Appeals court: Big transmission line project may go forward

The Minnesota Court of Appeals ruled Tuesday that a transmission line project in central and western Minnesota may go forward.

The CapX2020 project would build three 345-kV transmission lines across Minnesota that would connect to the Dakotas and Wisconsin. Eleven utilities, including Xcel Energy and Great River Energy, are building the 600 miles of lines to upgrade and expand the electric transmission grid.

Three groups -- the Citizens Energy Task Force, No CapX2020 and the United Citizens Action Network -- appealed a decision by the state Public Utilities Commission to grant certificates of need for the lines.

The groups argued that the lines weren't needed and that one of the lines along the Mississippi River would disturb migratory birds and other wildlife.

Create a More Connected Minnesota

MPR News is your trusted resource for the news you need. With your support, MPR News brings accessible, courageous journalism and authentic conversation to everyone - free of paywalls and barriers. Your gift makes a difference.

But the three-judge appeals panel said the Minnesota Public Utilities Commission followed state law in scrutinizing the project and making sure it is needed to meet future energy transmission demand.

"Although the relators (the groups challenging the commission's decision) have pointed to legitimate areas of environmental concern, after a review of the record, we are unable to conclude that the relators have shown that MPUC violated the law, acted beyond its authority, or made any arbitrary or capricious determination," the judges wrote.


Despite the appeals court's ruling, one of the CapX2020 transmission lines has been delayed because of uncertainty surrounding how the building costs will be allocated.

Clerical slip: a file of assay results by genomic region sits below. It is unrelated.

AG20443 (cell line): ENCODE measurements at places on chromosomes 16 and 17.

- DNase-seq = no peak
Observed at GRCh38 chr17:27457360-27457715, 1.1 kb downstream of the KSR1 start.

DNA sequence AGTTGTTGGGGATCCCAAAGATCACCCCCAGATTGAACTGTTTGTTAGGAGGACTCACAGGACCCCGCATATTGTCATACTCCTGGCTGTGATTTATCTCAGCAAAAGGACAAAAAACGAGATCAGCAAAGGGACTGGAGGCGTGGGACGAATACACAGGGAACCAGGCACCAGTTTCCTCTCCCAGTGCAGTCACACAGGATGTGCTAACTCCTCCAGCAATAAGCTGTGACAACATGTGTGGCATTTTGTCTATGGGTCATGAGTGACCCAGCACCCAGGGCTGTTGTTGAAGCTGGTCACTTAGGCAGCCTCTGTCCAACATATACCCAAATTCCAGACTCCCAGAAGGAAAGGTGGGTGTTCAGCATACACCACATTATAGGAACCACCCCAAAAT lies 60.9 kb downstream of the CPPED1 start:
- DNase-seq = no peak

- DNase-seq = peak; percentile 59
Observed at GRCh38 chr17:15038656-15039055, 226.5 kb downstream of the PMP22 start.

The utilities building the lines recently asked the Public Utilities Commission to allow for a delay in the Brookings line, which will run from near Brookings, S.D., to Hampton, Minn., located south of the Twin Cities. Slated completion for that line is now 2015, which is more than a year later that the utilities had originally planned.

The reason for the delay is the uncertainty surrounding who will pay the project costs and how.

The PUC will decide Thursday whether to give itself more than the 45-day limit for approving the utilities' delay of the Brookings line. Specific route permits for the lines also need to be approved.

But the utilities said last month that they expect all three of the lines to be completed in 2015.

"We are moving ahead," said Terry Grove, transmission director with Great River Energy and co-executive director of CapX2020. "We're trying to do so very prudently and not put any customers at risk for additional costs."

Paula Maccabee, an attorney representing the Citizens Energy Task Force, said the group will continue to oppose the lines. While the appeals court decision was disappointing, she said there are other opportunities for concerned citizens to challenge the project.

Maccabee noted that a federal environmental review process is under way for the line running from Hampton to La Crosse, Wis., and the route permits for the three lines are not yet approved. She also said the delay in the Brookings line should lead state regulators to question the overall project.

"(It) demonstrates that there are certain underlying weaknesses in the vision that they put forth for these very large transmission projects," Maccabee said.